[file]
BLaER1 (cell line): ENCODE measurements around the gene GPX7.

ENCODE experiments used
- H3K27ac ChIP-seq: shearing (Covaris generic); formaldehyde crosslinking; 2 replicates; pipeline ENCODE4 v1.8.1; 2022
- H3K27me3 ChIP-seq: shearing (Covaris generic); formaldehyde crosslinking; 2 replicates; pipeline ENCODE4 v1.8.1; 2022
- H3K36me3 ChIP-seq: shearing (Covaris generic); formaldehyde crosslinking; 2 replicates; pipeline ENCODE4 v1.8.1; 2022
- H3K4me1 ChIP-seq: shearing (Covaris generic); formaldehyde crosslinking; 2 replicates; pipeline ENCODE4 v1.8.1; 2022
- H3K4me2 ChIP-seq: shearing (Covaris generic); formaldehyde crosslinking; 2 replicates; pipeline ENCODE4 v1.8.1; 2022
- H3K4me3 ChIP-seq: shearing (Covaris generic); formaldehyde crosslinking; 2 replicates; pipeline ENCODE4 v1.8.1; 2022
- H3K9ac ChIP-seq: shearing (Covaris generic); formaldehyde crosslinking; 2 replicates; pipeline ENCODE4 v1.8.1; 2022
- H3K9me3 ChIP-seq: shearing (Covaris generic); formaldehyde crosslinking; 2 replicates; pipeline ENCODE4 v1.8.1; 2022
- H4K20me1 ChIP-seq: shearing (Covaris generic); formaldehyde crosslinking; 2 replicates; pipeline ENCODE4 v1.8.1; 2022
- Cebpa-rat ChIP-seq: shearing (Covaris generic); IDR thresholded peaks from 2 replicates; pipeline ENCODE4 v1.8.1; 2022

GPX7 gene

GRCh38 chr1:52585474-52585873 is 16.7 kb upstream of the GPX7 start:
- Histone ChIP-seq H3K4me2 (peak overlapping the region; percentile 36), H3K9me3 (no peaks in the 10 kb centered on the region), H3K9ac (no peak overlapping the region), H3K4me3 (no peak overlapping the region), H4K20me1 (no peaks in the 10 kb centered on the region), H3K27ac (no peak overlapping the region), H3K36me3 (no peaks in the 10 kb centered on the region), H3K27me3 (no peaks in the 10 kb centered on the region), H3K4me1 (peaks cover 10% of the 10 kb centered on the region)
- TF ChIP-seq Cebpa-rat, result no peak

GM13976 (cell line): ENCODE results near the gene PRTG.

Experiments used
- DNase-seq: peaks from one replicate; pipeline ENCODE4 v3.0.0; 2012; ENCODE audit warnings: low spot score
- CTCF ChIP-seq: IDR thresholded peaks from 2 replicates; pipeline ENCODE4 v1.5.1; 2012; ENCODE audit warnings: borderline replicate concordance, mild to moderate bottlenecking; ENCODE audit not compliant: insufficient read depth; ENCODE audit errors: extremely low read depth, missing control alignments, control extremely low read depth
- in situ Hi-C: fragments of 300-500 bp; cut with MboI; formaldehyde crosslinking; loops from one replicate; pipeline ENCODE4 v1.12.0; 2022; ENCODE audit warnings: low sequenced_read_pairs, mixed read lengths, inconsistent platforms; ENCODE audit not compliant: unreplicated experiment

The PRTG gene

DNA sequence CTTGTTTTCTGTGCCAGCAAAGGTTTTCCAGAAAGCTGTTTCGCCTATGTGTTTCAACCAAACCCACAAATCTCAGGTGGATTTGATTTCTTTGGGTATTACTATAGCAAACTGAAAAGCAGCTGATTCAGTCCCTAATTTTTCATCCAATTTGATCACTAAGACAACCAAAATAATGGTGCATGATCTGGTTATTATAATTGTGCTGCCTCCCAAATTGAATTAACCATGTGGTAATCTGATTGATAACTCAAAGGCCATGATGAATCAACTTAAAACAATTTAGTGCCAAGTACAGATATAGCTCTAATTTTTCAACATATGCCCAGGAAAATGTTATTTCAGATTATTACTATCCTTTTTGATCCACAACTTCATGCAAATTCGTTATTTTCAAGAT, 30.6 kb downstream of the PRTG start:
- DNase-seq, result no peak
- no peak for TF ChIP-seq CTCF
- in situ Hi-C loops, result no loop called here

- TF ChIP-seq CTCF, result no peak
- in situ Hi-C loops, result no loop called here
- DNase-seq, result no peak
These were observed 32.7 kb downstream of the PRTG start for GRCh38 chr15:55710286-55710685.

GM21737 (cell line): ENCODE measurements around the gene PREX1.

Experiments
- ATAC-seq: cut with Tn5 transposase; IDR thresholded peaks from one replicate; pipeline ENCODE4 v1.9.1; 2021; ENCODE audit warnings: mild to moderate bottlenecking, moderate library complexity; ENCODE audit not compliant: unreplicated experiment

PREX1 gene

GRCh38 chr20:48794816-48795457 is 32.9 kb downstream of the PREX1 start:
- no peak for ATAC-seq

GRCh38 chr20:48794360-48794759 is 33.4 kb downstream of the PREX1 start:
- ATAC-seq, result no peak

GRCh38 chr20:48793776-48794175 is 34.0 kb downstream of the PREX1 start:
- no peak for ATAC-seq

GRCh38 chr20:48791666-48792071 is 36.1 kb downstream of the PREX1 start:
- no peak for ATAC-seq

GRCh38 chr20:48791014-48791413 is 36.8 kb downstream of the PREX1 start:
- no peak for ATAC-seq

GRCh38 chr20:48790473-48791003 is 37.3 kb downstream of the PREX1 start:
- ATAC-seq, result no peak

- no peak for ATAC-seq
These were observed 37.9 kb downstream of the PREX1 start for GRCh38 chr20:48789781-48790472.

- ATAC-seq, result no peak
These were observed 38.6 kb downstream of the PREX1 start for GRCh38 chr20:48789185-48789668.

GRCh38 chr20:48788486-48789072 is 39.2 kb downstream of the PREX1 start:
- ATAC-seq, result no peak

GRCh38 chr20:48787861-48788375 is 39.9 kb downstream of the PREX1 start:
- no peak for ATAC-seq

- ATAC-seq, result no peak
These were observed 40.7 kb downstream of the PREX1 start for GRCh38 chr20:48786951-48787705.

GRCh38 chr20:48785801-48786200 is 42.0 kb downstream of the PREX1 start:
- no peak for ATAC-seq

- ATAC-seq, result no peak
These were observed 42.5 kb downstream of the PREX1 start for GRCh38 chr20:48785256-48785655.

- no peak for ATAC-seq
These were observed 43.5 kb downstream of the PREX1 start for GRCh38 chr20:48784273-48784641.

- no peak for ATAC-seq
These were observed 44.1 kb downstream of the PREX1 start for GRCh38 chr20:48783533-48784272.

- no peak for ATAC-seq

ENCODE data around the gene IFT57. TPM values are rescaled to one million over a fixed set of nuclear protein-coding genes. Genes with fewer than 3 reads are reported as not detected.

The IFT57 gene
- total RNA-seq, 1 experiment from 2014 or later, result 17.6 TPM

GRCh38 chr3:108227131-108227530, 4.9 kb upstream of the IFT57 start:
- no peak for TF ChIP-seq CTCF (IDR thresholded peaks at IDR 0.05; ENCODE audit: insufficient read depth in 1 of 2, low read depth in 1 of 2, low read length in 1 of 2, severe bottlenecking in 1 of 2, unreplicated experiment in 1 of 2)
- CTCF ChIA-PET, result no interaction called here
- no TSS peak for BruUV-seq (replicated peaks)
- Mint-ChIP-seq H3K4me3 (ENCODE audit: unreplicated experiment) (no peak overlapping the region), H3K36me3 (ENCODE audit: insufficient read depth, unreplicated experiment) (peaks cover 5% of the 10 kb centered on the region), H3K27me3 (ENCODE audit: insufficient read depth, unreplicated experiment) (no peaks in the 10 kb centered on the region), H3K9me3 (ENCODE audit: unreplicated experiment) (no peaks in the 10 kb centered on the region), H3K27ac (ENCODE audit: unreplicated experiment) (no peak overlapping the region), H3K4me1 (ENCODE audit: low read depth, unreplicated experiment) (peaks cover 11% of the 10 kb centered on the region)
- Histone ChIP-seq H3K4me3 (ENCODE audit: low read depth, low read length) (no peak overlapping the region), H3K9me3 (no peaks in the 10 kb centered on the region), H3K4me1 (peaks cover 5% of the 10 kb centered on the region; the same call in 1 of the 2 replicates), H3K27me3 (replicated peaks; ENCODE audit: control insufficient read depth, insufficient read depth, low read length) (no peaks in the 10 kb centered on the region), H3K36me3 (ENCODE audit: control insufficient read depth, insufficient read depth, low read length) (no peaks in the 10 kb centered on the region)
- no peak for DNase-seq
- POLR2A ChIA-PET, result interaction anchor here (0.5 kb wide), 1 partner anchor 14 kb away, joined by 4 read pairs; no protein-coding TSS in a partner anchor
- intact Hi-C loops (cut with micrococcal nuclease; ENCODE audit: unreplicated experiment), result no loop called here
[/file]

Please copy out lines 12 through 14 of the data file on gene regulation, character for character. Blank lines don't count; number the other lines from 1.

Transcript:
- Cebpa-rat ChIP-seq: shearing (Covaris generic); IDR thresholded peaks from 2 replicates; pipeline ENCODE4 v1.8.1; 2022

GPX7 gene

GRCh38 chr1:52585474-52585873 is 16.7 kb upstream of the GPX7 start: